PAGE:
Excessive doses of lithium may be harmful to the kidneys. That is why it is very important for the dose of lithium to be just right for you. When you begin therapy, therefore, you will have regular blood tests during the first 4 weeks.
Once you and your therapist have found the right dosage for you, it is still necessary to check your treatment with a blood test about 1-4 times a year. This allows your therapist to ensure your kidneys are still able to tolerate the
amount of lithium. At the same time, your metabolism will be checked, because in some cases it may be affected by the treatment. If that happens, you may be given a metabolic hormone supplement to take with the lithium.
Not everyone gets adverse effects from treatment with lithium, but many
do experience slight adverse effects. The most frequent are shaky hands,
increased thirst or a tendency towards loose stools. Some people put on a bit of weight or develop acne. In some cases, co-medication can be taken to relieve unpleasant side-effect.
When you are on lithium therapy, you must make sure you drink fluids
regularly. Otherwise, it is rather like cordial; if you put cordial in a glass,
but not enough water, the beverage will be too strong. It is the same way
if you are taking lithium but forget to drink fluids; the lithium concentration in your blood will be too high.
Therefore, remember to drink more fluids, put more salt in your food or reduce your lithium dose if you have a high temperature or perspire a lot (e.g. when travelling in hot countries). In such a case, it is a good idea to contract your therapist for guidance before you travel.
Anti-epileptics are medicines that have been used for many years to treat
epilepsy. Today, we know that anti-epileptics can also help to prevent and treat bipolar disorder.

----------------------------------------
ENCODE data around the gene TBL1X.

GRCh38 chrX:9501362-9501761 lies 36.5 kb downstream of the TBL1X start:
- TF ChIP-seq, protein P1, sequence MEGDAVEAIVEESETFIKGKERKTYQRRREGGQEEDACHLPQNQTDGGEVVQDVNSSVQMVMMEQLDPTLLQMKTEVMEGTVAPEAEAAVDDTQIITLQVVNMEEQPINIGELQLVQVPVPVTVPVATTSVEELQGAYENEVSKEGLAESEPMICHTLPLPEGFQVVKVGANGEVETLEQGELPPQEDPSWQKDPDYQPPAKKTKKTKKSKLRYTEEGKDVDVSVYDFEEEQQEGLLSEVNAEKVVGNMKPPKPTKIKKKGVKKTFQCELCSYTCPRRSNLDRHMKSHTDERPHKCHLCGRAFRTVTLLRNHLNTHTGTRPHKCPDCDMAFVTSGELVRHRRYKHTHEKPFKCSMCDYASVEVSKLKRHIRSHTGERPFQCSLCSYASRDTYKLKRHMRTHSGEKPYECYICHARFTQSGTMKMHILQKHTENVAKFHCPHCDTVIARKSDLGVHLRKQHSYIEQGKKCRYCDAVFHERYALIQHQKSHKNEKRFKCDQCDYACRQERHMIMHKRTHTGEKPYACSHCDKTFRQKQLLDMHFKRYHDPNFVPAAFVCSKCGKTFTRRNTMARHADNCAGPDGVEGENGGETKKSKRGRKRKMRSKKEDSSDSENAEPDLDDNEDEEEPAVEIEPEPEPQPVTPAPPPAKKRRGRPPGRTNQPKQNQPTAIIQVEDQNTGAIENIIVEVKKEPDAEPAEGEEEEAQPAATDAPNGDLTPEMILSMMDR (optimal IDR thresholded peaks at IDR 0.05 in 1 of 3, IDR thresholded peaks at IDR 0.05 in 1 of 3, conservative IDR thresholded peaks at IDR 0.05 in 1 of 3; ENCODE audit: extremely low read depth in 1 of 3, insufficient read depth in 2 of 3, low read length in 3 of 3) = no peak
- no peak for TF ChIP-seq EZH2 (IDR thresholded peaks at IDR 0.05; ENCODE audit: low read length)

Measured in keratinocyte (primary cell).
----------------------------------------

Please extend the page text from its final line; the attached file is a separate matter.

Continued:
There are several types of medicine, with different advantages and disadvantages. Some are best at preventing and treating mania or mixed states, while others are best at preventing and treating depression. Some types of medicine are effective almost immediately, while other types require gradual titration to a therapeutic dose over many weeks.
The most frequently used drugs are Lamotrigine and Valproate.
- Has few adverse effects, but requires gradual titration to a therapeutic dose over 6–10 weeks.
- When you are treated with Lamotrigine, there is a small risk that you may develop a rare, but serious, skin condition. Contact your doctor if you develop a rash after starting treatment with Lamotrigine
- Effective within a few days, but has more frequent sideeffects such as tiredness.
- When you are treated with Valproate, there is a small risk that you may develop hepatitis. Contact your doctor if you experience symptoms of hepatitis such as: lethargy, nausea, vomiting, diarrhoea, abdominal pain (pain in the stomach region), possibly jaundice. One symptom may also be that the medication is not working as desired. You will have regular blood tests done to check your liver values. In the first year after you have started treatment with Valproate, you will have blood tests done four times a year.
NB: Pregnancy and Valproat